The most accurate television show about the medical profession? Scrubs.

The most accurate television show about the medical profession? Scrubs.

The most accurate television show about the medical profession? Scrubs.

Arts, entertainment, and more.
May 6 2009 11:08 AM


Goofy, cartoonish, and the most accurate portrayal of the medical profession on TV.

Scrubs. Click image to expand.
Zach Braff in Scrubs

Any fictional television show about a real profession runs the risk of getting things wrong. I work for a newspaper and cringe whenever I see reporters portrayed on TV. (They're always so self-serving and venal. What's up with that?) I once interviewed a criminology professor who complained about the stunningly obvious things CSI characters say at crime scenes. Real forensic investigators, he explained, don't shout, "Look at this! It looks like blood! We'd better send it to the lab!" But if you talk to doctors, they'll often sing the praises of one medical show in particular, which they say captures the training process, the profession, and the dynamics of a hospital with remarkable accuracy. No, it's not House, the tale of a misanthrope who happens to be a doctor. It's not Grey's Anatomy, a torrid romance novel disguised as a medical show. It's not even the recently departed ER, which broke television ground with its realistic gore. It's Scrubs.

After seven seasons on NBC and an eighth on ABC, the series airs tonight what might be its final episode. If it returns next fall—"a coin flip," at this point, creator Bill Lawrence told me—it will feel like a different show, tracking familiar characters but at a different stage in their lives and careers. Scrubs follows the travails of doctors John "J.D." Dorian (Zach Braff), Christopher Turk (Donald Faison), and Elliot Reed (Sarah Chalke), who launched their careers in 2001 as interns at the fictional Sacred Heart Hospital.


To the layman, the half-hour sitcom may hardly seem like a paragon of factual accuracy. Its approach isn't realist or vérité—on the contrary, it's essentially a live-action cartoon, filled with fantasy cut-aways, bathroom humor, sex jokes, and jiggy dances. At any moment, a Sacred Heart physician might imagine sick patients ballroom dancing through the ward or a scowling malpractice lawyer strutting through the waiting room and tossing out business cards like a blackjack dealer. J.D., meanwhile, has been known to contemplate a tough medical decision while stroking Justin, his stuffed "soul-searching unicorn."

This probably doesn't sound like any hospital you've visited. But if you look past the cartoonishness, you find a series that's quite in tune with the real lives of doctors—and unlike your typical medical drama, one that's not required to end each episode with a climactic surgical procedure or whiz-bang diagnosis. ER, for instance, was about the heroic things doctors do to save lives, and every episode was rife with calamity. Scrubs, on the other hand, is mostly about what happens at hospitals between crises—the way doctors and nurses handle ordinary cases. And doctors say that as a depiction of the residency process, the show hits strikingly familiar emotional notes. J.D. narrates nearly every episode in a voice-over, setting up jokes and transitions between bits, but also describing his thoughts and insecurities. Doctors say they recognize in J.D.'s internal monologue the real thought processes of a young doctor at work.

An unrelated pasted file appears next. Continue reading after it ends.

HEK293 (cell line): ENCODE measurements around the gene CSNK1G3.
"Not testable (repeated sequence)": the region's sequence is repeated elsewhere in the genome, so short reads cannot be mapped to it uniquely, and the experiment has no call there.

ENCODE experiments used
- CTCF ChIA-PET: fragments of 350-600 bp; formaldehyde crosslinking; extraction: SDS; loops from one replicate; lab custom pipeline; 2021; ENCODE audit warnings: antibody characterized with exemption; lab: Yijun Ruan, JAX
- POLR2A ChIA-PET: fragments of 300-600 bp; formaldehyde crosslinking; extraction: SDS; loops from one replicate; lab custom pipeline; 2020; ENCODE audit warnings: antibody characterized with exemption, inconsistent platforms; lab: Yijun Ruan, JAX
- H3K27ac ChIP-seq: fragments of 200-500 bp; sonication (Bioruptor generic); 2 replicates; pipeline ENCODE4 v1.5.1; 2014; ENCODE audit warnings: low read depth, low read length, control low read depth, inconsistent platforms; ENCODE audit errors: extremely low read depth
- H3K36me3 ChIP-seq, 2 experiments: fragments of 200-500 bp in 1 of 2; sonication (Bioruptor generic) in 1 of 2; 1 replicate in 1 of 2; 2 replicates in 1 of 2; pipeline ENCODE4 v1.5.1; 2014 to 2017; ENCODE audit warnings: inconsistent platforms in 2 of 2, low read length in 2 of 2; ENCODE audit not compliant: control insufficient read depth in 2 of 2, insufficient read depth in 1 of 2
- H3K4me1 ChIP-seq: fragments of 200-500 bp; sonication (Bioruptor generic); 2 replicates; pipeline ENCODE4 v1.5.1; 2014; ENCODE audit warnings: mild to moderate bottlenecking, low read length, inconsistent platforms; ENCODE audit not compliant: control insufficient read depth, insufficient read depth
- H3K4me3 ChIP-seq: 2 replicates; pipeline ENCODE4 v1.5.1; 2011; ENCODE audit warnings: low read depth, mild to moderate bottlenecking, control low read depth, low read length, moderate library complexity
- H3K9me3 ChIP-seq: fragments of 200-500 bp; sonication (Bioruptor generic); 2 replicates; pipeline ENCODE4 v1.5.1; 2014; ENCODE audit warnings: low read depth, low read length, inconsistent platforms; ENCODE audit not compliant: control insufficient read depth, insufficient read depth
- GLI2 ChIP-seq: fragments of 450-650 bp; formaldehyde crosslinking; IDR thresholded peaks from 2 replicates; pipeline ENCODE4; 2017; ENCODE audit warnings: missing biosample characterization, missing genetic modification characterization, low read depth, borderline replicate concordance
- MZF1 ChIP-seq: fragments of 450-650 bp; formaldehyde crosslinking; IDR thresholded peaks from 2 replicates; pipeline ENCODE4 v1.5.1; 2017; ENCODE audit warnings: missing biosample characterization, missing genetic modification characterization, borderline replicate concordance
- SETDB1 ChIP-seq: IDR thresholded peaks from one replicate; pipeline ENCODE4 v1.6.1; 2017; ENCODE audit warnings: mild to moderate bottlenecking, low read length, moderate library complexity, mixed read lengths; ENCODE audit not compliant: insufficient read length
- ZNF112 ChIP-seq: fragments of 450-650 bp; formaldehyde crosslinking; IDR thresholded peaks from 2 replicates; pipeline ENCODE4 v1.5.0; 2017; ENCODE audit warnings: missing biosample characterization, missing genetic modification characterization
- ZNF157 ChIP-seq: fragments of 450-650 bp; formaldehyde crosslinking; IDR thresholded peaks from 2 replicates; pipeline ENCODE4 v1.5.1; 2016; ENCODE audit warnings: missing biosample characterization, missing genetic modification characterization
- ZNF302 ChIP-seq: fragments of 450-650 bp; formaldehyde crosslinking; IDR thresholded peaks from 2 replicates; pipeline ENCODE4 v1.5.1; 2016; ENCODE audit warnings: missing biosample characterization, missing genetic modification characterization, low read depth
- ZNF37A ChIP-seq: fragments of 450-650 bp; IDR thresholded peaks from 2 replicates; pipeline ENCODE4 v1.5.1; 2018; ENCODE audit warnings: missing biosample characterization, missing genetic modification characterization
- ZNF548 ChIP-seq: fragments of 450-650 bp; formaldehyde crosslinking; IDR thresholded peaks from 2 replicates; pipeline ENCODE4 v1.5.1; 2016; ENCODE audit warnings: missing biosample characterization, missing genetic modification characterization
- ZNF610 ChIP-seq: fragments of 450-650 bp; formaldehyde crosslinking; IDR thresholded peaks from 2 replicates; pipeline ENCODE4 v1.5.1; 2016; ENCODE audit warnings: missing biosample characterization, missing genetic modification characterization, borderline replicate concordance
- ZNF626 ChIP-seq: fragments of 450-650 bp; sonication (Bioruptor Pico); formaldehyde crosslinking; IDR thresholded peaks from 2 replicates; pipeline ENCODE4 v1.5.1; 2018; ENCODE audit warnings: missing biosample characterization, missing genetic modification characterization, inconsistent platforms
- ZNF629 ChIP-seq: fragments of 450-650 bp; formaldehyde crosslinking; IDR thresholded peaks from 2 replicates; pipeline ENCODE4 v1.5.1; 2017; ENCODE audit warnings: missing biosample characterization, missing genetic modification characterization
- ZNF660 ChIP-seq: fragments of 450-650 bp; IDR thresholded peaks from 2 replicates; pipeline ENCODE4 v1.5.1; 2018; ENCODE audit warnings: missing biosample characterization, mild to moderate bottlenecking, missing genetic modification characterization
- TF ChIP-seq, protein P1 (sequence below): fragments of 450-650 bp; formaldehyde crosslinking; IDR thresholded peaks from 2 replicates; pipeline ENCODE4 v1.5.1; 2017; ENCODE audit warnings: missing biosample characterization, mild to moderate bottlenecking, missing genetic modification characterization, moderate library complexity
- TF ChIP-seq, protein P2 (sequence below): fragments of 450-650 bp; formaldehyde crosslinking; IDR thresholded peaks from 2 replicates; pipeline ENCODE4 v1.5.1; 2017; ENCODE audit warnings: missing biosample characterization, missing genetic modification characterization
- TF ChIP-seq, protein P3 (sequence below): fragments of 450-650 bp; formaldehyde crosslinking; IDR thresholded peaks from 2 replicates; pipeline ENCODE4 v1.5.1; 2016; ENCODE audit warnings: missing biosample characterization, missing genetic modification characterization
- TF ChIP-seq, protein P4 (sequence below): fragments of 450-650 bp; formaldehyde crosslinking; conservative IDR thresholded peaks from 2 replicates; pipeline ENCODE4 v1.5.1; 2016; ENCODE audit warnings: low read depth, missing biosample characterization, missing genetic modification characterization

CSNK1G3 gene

"He says exactly what a resident feels, day in or day out. 'Am I hurting the patient? Am I learning what I should? Am I kissing up too much to the attending?' " says Jonathan Samuels, an attending rheumatologist at the NYU Hospital for Joint Diseases. "I always thought Scrubs was right on."

If the show feels like somebody's real-life experience, that's probably because it is. Creator Bill Lawrence, the man behind Spin City, Clone High, and the upcoming Cougar Town, built Scrubs around stories from his college friend Jonathan Doris, now a cardiologist in Los Angeles and a medical adviser to the show. He found humor in Doris' experiences, he says, and also a truth about human nature that's not often seen in medical shows. "In television, we like our doctors to be very heroic and very dramatic, and they kick doors open, and they say the word stat a lot," Lawrence says. But: "If your buddy was a funny kind of goofball that made jokes out of everything in college, then as a doctor, he's the same guy."

Some moments from Doris' residency found their way directly onto Scrubs, says Dr. Paul Pirraglia, an internist in Providence, R.I., who was part of Doris' Brown University resident class. In the pilot, J.D. performs a procedure called a paracentesis to drain fluid from a patient's distended belly; he turns away for a moment, then looks back to discover a geyser of fluid gushing into the air. It happened—just like that—to a fellow resident at Brown. Lawrence says Doris, like the fictional J.D., also hid in a closet early in his residency to avoid being the first doctor on the scene when a patient was coding.

In fact, Lawrence says, nearly every medical scenario on the show has originated with a real-life situation, tweaked a little bit for drama and the constraints of half-hour comedy. Each year, he assigns his writers to interview five doctors and report back with story ideas. Doctors often volunteer funny stories as well, he says, though many of them involve objects that patients manage to insert in their rear ends—a plotline Lawrence and his crew could use only once. (For Scrubs purposes, it was a light bulb.)